CORTEZ, Fla. — Green algae caused a couple to relocate their business from the Atlantic to Gulf Coast, now they’re permanently shut down due to red tide.
Business dried up at their shop in Manatee County after weeks of fish kills and a stench in the air.
Rochelle Neumann and her husband, Dan, opened Cortez Surf and Paddle and Coastal Paddleboarding off Cortez Road about two years ago.
"The dream was to show as many people the wonderful, beautiful water we have here and the wildlife we have here," said Rochelle Neumann.
Neumann said people stopped renting kayaks and paddleboards after red tide algae bloom lingered on Southwest Florida's coast. She said business slowed down starting in August.
"With no tourists or few tourists going shopping, it's been pretty much a ghost town since the news got out," said Neumann.
A Manatee County couple closed their water rental business after red tide left them with few customers. They had relocated to Cortez after dealing with toxic algae on Florida’s east coast. pic.twitter.com/KEidYZpSsw
— Julie Salomone (@JSalomoneTV) August 30, 2018
The couple's shop was filled with tropical t-shirts, paddleboards, and beach towels. They have sold most of their assets.
"Somebody called us on Friday to come look at everything and bought all of our assets so we have something to live on for a few months," said Neumann.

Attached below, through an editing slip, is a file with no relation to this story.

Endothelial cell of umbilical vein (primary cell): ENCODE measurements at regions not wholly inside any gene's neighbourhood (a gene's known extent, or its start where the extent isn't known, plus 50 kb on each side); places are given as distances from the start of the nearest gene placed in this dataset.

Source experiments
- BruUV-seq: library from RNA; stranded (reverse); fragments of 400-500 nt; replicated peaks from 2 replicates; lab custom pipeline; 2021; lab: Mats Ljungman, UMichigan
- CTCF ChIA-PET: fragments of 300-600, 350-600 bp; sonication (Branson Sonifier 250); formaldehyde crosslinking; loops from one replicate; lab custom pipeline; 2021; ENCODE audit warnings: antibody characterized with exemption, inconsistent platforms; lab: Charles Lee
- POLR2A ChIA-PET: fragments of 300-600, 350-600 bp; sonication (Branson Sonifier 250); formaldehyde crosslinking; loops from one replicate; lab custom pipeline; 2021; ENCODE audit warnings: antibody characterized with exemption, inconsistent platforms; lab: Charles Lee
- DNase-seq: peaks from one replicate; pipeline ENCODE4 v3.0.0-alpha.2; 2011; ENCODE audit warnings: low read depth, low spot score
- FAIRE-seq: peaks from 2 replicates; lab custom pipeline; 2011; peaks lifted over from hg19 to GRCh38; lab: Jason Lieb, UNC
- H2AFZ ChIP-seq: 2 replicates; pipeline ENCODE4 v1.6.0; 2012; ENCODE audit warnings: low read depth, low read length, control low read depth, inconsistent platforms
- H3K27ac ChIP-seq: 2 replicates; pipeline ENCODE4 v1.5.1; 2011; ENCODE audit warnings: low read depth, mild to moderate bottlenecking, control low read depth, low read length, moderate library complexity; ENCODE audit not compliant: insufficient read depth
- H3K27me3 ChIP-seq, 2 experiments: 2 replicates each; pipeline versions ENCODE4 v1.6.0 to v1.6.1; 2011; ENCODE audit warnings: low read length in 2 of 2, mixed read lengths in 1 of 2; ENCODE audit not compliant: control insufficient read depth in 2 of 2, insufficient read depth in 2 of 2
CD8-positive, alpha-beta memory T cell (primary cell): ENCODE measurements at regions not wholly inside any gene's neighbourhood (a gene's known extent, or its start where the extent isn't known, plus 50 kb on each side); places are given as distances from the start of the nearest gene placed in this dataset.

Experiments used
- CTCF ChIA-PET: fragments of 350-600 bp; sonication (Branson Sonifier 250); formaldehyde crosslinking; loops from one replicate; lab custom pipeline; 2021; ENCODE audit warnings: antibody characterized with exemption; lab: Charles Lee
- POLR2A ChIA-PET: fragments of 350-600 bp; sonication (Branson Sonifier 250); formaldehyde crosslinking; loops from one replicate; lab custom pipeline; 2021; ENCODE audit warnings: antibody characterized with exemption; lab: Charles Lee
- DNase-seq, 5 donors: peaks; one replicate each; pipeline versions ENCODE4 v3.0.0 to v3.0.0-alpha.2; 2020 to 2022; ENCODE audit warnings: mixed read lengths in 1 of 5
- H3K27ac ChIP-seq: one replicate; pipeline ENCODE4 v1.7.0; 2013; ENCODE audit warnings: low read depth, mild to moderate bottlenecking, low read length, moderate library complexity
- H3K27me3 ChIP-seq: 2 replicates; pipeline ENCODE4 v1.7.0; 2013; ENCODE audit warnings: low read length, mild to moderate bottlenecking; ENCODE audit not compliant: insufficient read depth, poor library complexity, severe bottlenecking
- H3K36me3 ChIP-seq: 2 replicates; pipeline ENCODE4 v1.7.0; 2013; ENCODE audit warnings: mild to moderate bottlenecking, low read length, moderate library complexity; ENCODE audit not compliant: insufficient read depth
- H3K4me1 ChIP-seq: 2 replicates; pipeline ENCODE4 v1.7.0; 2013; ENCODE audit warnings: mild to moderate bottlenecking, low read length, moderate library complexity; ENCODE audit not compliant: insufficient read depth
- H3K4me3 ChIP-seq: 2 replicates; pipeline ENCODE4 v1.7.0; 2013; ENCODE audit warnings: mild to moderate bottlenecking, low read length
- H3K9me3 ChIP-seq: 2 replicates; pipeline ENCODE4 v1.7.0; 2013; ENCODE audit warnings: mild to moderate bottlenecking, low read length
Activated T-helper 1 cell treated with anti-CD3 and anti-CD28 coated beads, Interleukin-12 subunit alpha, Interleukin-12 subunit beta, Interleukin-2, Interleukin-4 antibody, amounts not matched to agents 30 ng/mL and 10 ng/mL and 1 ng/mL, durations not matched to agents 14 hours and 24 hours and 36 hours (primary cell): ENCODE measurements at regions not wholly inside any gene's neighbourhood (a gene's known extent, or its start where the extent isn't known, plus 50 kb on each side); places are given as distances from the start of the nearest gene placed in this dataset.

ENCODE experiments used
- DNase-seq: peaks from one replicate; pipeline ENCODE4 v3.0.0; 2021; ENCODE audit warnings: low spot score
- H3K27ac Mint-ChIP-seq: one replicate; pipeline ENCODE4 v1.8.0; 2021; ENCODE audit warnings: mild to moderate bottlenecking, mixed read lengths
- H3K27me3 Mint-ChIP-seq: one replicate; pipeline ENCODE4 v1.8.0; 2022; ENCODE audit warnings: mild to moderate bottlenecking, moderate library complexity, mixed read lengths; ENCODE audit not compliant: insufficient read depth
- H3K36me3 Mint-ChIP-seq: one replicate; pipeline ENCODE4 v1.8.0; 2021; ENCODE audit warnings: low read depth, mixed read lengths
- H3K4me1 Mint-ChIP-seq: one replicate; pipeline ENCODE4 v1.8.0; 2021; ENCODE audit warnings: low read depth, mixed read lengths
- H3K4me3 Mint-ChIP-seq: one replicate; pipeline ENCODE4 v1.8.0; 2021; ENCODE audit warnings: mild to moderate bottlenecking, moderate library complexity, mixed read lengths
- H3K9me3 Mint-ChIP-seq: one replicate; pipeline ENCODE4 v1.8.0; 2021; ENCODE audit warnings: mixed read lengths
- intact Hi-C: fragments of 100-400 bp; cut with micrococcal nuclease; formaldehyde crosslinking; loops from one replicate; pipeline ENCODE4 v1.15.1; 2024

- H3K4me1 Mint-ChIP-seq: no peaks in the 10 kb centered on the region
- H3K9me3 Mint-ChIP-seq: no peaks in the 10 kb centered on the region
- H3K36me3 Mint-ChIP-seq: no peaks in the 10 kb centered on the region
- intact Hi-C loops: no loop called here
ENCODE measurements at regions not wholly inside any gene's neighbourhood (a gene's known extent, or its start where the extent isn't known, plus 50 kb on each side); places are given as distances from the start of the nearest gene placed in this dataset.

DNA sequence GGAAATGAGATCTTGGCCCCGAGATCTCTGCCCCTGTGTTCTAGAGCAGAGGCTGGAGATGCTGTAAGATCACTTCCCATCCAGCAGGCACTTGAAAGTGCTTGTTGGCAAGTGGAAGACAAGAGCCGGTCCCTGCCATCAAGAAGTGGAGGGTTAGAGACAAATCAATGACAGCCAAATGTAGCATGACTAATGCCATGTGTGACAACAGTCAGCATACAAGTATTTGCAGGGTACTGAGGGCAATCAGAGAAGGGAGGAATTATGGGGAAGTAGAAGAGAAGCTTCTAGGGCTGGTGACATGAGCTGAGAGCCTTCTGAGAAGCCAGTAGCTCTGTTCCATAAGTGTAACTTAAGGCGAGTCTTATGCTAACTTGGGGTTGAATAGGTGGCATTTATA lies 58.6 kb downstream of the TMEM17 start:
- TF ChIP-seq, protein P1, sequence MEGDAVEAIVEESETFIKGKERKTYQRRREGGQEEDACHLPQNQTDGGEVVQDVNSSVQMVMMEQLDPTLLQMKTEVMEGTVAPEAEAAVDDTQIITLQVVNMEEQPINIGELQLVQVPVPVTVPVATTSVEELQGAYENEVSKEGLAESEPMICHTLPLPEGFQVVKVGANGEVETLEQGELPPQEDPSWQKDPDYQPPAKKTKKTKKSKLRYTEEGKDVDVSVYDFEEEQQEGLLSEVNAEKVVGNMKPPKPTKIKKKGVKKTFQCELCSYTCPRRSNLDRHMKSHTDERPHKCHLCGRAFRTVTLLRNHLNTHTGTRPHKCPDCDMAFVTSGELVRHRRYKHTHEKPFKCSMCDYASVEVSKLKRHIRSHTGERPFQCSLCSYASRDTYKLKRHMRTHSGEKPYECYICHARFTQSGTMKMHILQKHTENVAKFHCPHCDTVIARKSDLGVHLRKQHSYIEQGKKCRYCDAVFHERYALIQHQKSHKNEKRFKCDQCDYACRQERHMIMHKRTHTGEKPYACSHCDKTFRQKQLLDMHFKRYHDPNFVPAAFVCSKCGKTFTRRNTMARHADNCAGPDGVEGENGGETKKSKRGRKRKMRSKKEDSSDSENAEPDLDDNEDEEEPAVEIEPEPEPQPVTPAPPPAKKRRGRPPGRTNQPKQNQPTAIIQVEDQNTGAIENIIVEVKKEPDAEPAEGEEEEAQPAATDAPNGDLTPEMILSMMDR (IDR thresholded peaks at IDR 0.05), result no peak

The couple poured everything into running a business in Manatee County after they left Florida's east coast.
"We had to close our business down in Stuart due to the toxic green algae. We got shut down for five to six months, twice before and decided that was not a smart business move," said Neumann.
The couple relocated their business to Manatee County about two years ago.
FWC officials released the latest red tide report on Wednesday. The algae bloom showed decrease cell concentrations in parts of Sarasota, Charlotte, Lee and Collier Counties compared to last week.
High concentrations were found offshore in Pinellas County for the first time.
Neumann hopes other water rental companies don't feel the impact of a lingering bloom.
"We weren't trying to get rich. We were just trying to make a living," added Neumann.